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Cosmologist and science educator Carl Sagan made his name in popular culture as the host and author of the television show “Cosmos.” More than a dozen books Combining the differences between the scientific complexities of the world and the people who live in it. Intelligent and eloquent, he had a way of making science popular with the common man, always advocating healthy skepticism and the scientific method to find answers to questions about our world.

But Sagan also had a broad understanding of the human experience, which was part of what made him such a popular communicator. In addition to science, he wrote about peace and justice and kindness. He does not shun spirituality as some skeptics do, but says he finds science to be “a deep source of spirituality.” He admits there is much we don’t know but is determined to defend what we do.

Now, a quote from Sagan’s 1995 book, “The Demonized World: Science as a Candle in the Dark.” People are talking about his amazing ability to look into the future. His prophecies did not come through supernatural means, but rather through his powers of observation and insight into human nature. Still pretty scary though.


I have a preconceived notion of America in my children’s or grandchildren’s time – when the United States is a service and information economy; As almost all manufacturing industries fled to other countries; When amazing technological powers are in the hands of a few and no one representing the public interest can understand the issue; When the people lose the ability to set their own agenda or question those in power with knowledge; As our critical faculties decline, we are unable to distinguish between what feels good and what is true, and we unconsciously revert to superstition and darkness.

And at a time when America’s anger is most evident, the slow decay of content in the most influential media, 30-second audio bites now down to 10 seconds or less, very low-key programming, credible approaches to pseudoscience and superstition. But especially a celebration of ignorance.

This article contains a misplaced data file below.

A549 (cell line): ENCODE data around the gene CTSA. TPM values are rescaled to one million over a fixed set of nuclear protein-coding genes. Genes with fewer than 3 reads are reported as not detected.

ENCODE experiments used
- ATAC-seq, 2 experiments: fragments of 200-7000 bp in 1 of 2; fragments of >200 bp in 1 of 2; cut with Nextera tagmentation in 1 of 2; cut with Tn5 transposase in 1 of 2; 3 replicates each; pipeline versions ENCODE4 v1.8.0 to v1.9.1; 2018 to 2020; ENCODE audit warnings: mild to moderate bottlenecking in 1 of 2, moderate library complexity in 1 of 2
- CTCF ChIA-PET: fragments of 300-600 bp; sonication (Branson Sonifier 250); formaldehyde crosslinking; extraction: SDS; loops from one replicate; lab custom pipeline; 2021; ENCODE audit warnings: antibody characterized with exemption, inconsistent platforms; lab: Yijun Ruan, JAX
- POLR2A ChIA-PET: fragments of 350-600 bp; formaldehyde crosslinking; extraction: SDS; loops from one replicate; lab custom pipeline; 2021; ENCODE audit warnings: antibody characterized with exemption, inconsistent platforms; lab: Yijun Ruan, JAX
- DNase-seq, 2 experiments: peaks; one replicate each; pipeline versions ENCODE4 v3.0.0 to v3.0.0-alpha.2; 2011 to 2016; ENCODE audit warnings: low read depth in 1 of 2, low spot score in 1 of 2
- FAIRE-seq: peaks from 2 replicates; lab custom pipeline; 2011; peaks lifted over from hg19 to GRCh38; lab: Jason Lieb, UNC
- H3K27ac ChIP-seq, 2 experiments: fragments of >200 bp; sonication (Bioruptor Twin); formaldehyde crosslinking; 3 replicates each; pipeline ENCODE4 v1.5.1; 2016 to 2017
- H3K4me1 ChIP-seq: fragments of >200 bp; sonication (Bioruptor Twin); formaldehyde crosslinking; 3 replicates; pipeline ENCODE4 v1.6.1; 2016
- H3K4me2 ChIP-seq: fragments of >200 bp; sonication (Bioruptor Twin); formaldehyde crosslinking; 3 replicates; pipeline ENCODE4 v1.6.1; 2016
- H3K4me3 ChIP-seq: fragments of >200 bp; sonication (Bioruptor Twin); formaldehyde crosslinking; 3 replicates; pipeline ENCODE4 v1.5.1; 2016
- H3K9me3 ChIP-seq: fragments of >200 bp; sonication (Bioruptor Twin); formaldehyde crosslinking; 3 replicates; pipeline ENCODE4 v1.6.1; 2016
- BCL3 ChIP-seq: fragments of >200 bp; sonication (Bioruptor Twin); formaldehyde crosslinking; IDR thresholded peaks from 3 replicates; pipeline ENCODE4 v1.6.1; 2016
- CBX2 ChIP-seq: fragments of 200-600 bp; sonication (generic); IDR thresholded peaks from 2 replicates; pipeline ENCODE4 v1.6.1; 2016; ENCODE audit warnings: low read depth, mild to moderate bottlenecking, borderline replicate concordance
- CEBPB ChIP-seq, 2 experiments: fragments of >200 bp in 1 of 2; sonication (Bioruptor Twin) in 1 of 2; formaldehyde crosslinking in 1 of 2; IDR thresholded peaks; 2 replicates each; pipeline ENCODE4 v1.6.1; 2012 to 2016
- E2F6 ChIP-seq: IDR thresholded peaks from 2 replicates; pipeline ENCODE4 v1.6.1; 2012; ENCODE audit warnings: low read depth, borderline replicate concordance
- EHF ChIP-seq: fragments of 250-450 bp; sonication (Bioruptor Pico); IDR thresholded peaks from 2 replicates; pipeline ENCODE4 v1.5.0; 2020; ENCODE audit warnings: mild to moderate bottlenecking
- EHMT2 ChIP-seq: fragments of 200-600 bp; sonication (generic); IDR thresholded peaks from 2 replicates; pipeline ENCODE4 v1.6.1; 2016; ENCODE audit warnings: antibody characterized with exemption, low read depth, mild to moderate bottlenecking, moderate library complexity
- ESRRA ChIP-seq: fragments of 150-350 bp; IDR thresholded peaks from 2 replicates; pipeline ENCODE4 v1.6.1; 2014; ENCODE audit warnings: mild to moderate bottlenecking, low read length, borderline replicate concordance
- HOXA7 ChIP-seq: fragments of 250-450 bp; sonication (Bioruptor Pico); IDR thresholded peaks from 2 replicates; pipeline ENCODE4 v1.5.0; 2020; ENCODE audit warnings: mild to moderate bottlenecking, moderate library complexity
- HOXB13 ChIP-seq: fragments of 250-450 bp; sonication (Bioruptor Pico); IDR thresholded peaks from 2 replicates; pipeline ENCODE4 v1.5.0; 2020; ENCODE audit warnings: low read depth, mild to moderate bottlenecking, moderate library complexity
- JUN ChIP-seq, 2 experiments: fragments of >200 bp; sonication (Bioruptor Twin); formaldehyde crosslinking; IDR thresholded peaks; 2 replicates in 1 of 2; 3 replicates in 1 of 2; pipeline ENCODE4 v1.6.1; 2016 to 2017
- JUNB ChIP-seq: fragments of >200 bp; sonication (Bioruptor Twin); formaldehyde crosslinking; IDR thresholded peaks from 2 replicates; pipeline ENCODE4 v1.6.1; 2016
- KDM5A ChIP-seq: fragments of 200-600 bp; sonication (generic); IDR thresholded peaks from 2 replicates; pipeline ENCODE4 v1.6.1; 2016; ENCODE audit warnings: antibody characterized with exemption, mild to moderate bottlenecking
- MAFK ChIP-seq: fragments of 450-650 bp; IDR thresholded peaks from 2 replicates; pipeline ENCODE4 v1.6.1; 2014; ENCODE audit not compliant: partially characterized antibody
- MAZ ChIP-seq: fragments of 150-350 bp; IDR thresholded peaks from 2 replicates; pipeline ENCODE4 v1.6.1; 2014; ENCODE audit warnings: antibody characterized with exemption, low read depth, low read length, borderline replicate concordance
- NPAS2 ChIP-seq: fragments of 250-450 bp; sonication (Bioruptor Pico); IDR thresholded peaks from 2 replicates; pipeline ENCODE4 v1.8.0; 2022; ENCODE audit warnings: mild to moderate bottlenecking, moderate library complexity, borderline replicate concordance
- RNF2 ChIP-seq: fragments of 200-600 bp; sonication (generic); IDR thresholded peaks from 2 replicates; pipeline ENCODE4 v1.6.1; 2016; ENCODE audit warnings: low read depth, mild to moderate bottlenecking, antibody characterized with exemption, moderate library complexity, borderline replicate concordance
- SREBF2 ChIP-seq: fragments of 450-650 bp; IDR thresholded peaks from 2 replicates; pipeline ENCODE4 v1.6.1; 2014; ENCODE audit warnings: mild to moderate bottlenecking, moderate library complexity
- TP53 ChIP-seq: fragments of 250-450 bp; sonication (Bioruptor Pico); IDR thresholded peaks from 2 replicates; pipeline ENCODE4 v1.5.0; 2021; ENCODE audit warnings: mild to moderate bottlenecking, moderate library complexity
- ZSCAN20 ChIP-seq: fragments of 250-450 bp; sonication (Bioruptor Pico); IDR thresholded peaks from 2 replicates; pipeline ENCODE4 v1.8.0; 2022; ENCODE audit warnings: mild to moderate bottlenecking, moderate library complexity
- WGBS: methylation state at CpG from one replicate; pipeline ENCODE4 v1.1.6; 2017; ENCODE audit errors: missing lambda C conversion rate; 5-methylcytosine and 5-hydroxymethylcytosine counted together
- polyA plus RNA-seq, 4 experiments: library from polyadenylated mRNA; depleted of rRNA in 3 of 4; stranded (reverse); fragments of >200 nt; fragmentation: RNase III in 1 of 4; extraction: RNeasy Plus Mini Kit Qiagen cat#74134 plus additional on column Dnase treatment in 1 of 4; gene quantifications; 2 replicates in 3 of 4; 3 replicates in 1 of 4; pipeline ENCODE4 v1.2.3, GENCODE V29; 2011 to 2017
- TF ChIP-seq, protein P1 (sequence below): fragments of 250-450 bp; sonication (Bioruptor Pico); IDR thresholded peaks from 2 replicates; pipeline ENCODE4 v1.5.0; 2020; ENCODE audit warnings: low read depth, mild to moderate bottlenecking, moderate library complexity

The words seem prophetic in a world where under-qualified people rise to the highest levels of power, and often people rise to the highest levels of power, defy the broad scientific consensus on everything from climate change to public health, and complain with loud voices on social media. More and more extreme views that are bare and uncomplicated.

What annoys them the most is that people who are caught up in conspiracy or take extreme positions based on illogical rhetoric do not see their own ignorance. They were told. They are. deep thinkers, They are. Knowledgeable only because they question authority (in contrast, the “…ability to intellectually question those in power” that Saga refers to is not the same).

“When we are self-indulgent and uncritical, when we confuse expectations and reality, we slip into pseudoscience and superstition,” Sagan wrote. We watched this game in America during the pandemic. We see it on both ends of our politics every day. One thing Saga doesn’t see in social discourse, especially online, is that ignorance, pseudoscience, and superstition are rewarded by the algorithms that determine what we see on our social media today. A cycle that can sometimes feel irreversible.

However, Sagan offers a hopeful reminder that the people who are attracted to marketers who push “alternative facts” for their own gain are people who have an interest in understanding the world we all share. They warned against being unkindly critical, reminding us that being human doesn’t come with a set of instructions or an innate understanding of how things work.

“Sometimes, in the way skepticism is applied to public affairs, there is a tendency to belittle, denigrate, whether or not the proponents of superstition and pseudoscience are real people with feelings. “The skeptics are trying to figure out how the world works and what our role in it might be,” he wrote. “If their culture doesn’t give them what they need to carry out this great mission, let’s temper our criticism with kindness. None of us comes fully equipped.”

It is not always easy to distinguish truth from lies, fact from fiction, science from pseudoscience, and it is not a challenge to educate people to develop this ability. Taking a cue from Sagan, we can approach education with rigorous scientific standards but with curiosity and wonder as well as kindness and humility. If he was right about the direction America was headed 30 years ago, he was probably right about the need to understand what led to that direction and the tools needed to right the ship.

You can find a lot more in Sagan. “The Demonized World: Science as a Candle in the Dark.”over here.